housing and the beautification all the things that we like and that we want we're going to have to have first. qualified leaders and you can't find better talent to work on. than you young people who come from rural? this month the president followed through on a promise. he made to the nation's young people. in june, he sent to congress a message asking that the vote to 18 year olds. as part of her beautification campaign the first lady paid tribute to local projects that have improved the face of the nation's capital. yesterday i drove around the town. about two or three hours because i wanted to see the accomplishments at first hand and i was delighted with the variety and extent of your efforts. some of you have cleared a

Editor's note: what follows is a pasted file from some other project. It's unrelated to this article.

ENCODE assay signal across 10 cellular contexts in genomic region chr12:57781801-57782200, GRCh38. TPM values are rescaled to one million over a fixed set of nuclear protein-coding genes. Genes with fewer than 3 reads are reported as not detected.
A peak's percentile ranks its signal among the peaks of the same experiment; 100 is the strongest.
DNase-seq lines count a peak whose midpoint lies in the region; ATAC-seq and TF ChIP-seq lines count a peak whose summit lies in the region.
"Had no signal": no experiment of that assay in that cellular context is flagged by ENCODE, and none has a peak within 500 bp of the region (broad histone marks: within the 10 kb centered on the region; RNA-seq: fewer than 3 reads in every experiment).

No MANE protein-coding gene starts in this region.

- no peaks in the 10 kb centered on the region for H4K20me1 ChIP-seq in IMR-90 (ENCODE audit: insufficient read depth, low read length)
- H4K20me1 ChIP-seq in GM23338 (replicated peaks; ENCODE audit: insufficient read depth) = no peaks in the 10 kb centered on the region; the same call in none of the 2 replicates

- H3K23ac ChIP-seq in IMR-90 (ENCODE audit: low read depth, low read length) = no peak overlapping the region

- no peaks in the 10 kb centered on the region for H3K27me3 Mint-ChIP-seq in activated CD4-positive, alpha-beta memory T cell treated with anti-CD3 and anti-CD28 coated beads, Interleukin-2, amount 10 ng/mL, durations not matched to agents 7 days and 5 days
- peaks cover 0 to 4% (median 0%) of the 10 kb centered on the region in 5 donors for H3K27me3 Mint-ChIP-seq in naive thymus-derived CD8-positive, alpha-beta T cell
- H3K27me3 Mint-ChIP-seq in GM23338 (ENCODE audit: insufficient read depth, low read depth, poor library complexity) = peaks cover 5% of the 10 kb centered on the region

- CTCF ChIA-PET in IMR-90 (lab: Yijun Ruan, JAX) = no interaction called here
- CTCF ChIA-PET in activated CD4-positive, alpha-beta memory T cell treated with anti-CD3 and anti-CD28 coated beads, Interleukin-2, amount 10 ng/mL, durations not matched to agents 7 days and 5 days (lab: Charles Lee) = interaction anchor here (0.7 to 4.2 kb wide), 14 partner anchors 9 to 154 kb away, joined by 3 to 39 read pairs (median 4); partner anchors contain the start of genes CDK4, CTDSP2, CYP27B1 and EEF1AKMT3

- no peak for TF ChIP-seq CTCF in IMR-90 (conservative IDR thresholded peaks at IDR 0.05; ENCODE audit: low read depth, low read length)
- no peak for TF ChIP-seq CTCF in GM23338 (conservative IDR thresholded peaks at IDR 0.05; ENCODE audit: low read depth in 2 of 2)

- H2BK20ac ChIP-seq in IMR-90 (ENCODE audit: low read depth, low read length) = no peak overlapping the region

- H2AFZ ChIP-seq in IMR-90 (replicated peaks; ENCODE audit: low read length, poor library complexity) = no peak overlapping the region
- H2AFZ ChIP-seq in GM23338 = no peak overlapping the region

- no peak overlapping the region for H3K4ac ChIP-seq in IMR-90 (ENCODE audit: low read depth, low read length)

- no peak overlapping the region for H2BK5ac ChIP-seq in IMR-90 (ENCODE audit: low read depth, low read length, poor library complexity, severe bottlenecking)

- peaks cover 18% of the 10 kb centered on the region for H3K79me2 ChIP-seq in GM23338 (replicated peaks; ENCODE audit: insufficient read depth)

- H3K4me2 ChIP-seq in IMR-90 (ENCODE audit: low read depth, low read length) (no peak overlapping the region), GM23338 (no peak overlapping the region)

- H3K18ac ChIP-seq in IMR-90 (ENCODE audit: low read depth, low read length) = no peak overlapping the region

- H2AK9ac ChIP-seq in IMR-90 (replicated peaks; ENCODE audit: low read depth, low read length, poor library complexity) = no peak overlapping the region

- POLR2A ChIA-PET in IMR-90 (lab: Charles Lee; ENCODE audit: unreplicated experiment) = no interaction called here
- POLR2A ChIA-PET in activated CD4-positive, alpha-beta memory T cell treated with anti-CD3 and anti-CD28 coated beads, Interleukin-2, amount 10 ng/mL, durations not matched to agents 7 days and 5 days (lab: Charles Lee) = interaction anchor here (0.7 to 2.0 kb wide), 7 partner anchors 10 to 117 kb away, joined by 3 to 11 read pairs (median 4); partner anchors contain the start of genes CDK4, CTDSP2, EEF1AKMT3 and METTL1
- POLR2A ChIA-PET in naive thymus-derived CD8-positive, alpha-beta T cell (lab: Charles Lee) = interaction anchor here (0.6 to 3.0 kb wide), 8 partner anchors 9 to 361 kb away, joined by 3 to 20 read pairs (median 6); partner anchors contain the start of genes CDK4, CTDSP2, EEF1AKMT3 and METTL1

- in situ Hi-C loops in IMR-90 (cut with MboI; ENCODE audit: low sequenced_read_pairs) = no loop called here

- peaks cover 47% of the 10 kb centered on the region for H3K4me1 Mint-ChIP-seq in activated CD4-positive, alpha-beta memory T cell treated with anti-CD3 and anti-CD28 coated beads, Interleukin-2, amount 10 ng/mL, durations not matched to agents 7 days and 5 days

vacant littered lots to provide much needed recreation space in your neighborhoods. others have cleaned up and planted their places of business. are they on front yards? some of those places of business were service stations and one a warehouse. they've brightened them with shrubs and flowers. there had been lively competition among residents of the district of columbia for this year's beautification awards schools civic associations and business owners one most of the recognition. it during june president johnson returned to the scene of one of his most dramatic conferences. in a commencement address at glassboro state college the president cited the progress made in soviet american relations in the years since his talks with premier cosegan at hollywood. and expressed his optimism that